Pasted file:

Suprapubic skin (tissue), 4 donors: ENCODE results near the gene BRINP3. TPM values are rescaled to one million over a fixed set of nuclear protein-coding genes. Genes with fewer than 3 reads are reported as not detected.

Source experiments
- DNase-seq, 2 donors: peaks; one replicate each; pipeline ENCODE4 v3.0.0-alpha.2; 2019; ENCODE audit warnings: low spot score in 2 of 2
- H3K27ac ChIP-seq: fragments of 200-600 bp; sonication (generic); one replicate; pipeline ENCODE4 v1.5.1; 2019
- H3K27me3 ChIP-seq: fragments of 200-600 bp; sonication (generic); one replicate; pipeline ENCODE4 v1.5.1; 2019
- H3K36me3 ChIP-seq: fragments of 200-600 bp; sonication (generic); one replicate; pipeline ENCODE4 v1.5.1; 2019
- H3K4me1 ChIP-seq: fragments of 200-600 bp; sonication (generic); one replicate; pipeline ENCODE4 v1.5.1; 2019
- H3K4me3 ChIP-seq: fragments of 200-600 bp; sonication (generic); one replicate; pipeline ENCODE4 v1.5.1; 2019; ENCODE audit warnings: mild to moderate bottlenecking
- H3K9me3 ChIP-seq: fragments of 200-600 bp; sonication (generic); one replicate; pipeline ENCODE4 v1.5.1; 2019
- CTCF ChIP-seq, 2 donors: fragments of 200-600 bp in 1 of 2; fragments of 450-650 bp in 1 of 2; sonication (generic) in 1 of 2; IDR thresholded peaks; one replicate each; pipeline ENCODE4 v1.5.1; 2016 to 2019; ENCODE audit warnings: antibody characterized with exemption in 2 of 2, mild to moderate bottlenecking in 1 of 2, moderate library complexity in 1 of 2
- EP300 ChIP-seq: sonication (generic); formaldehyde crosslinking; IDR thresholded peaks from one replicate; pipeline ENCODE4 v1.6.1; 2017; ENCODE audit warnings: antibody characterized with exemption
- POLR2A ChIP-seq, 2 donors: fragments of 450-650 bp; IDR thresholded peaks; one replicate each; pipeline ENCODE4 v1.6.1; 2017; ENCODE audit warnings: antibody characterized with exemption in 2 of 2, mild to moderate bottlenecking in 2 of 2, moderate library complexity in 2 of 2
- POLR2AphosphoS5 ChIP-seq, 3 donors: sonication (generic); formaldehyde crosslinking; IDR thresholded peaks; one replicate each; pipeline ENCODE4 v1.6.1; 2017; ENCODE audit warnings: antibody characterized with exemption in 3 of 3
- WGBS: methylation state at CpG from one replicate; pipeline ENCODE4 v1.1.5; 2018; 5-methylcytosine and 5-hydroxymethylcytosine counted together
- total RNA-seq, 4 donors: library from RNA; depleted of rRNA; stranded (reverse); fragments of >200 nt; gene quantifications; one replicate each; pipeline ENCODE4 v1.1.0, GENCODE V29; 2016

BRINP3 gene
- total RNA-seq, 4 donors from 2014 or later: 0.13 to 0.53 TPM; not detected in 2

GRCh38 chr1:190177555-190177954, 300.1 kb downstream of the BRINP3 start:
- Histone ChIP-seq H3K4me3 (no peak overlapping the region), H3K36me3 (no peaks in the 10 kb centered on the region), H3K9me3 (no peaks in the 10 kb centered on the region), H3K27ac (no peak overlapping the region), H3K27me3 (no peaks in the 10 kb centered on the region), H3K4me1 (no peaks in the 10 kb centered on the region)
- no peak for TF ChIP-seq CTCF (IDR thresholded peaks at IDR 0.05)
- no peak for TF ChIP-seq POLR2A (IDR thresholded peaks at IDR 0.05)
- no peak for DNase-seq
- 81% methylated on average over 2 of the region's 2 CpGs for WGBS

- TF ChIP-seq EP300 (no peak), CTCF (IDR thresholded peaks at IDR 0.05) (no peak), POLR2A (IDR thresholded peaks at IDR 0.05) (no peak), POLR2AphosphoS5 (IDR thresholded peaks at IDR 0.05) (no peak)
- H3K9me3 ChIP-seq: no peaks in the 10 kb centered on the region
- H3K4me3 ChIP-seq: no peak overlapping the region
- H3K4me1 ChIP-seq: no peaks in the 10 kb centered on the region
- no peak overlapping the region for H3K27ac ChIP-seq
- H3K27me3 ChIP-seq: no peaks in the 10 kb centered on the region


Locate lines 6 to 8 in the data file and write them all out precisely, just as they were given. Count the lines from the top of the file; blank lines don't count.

- H3K36me3 ChIP-seq: fragments of 200-600 bp; sonication (generic); one replicate; pipeline ENCODE4 v1.5.1; 2019
- H3K4me1 ChIP-seq: fragments of 200-600 bp; sonication (generic); one replicate; pipeline ENCODE4 v1.5.1; 2019
- H3K4me3 ChIP-seq: fragments of 200-600 bp; sonication (generic); one replicate; pipeline ENCODE4 v1.5.1; 2019; ENCODE audit warnings: mild to moderate bottlenecking